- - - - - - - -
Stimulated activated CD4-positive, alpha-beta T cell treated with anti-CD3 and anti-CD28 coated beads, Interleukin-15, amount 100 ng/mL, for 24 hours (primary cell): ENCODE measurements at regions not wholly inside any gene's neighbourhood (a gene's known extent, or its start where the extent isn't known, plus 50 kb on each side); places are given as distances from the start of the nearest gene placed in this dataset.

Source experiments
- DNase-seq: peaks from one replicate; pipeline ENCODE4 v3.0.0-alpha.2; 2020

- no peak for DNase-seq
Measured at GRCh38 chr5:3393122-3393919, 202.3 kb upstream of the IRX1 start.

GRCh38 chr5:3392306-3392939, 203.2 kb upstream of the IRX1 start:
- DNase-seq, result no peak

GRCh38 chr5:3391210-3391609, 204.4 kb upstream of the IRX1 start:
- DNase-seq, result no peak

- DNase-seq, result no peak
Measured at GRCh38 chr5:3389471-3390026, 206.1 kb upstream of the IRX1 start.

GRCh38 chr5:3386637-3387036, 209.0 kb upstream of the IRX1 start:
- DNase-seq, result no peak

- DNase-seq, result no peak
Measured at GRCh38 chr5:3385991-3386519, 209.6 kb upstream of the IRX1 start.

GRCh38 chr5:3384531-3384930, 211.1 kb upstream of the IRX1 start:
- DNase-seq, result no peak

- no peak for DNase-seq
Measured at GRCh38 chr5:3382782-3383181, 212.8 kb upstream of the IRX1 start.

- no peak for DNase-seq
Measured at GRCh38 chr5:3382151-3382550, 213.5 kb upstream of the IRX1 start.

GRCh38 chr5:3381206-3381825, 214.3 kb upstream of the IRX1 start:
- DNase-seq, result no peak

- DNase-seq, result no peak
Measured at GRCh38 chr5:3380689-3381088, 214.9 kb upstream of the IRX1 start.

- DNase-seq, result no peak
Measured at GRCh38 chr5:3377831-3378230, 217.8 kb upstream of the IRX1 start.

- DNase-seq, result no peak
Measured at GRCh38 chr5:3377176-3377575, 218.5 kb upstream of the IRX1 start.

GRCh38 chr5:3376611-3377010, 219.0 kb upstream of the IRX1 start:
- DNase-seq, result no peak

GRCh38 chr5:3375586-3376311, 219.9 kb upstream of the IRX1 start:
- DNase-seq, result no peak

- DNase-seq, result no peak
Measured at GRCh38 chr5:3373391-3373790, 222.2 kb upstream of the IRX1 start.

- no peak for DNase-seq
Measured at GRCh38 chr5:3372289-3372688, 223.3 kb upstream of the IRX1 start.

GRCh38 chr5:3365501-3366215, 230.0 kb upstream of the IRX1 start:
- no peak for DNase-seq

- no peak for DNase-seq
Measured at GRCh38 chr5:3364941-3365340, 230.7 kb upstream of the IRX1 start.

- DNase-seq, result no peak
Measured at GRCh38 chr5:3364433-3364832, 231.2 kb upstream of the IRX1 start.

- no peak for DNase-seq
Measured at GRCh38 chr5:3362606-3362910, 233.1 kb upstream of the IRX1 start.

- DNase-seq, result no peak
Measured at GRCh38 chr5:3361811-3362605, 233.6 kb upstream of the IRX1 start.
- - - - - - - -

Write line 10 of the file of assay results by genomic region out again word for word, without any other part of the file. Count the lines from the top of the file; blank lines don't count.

- DNase-seq, result no peak